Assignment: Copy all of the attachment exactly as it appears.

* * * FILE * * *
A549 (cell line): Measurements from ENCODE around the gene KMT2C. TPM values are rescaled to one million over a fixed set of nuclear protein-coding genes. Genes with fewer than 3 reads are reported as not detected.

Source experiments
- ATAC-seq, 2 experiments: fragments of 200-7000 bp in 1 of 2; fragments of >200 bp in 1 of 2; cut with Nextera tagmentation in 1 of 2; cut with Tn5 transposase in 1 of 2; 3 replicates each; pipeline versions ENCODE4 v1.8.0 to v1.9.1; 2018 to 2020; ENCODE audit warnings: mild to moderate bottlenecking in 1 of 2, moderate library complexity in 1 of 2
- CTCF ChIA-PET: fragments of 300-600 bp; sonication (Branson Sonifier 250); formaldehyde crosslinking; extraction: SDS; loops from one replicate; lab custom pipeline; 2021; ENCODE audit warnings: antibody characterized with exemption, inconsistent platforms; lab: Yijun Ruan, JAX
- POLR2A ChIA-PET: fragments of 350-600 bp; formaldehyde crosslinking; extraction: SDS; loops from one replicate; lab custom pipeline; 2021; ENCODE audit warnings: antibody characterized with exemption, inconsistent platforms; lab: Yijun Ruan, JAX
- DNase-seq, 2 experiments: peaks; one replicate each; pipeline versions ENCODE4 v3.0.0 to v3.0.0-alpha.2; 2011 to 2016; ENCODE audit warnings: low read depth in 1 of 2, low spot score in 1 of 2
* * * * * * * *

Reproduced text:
A549 (cell line): Measurements from ENCODE around the gene KMT2C. TPM values are rescaled to one million over a fixed set of nuclear protein-coding genes. Genes with fewer than 3 reads are reported as not detected.

Source experiments
- ATAC-seq, 2 experiments: fragments of 200-7000 bp in 1 of 2; fragments of >200 bp in 1 of 2; cut with Nextera tagmentation in 1 of 2; cut with Tn5 transposase in 1 of 2; 3 replicates each; pipeline versions ENCODE4 v1.8.0 to v1.9.1; 2018 to 2020; ENCODE audit warnings: mild to moderate bottlenecking in 1 of 2, moderate library complexity in 1 of 2
- CTCF ChIA-PET: fragments of 300-600 bp; sonication (Branson Sonifier 250); formaldehyde crosslinking; extraction: SDS; loops from one replicate; lab custom pipeline; 2021; ENCODE audit warnings: antibody characterized with exemption, inconsistent platforms; lab: Yijun Ruan, JAX
- POLR2A ChIA-PET: fragments of 350-600 bp; formaldehyde crosslinking; extraction: SDS; loops from one replicate; lab custom pipeline; 2021; ENCODE audit warnings: antibody characterized with exemption, inconsistent platforms; lab: Yijun Ruan, JAX
- DNase-seq, 2 experiments: peaks; one replicate each; pipeline versions ENCODE4 v3.0.0 to v3.0.0-alpha.2; 2011 to 2016; ENCODE audit warnings: low read depth in 1 of 2, low spot score in 1 of 2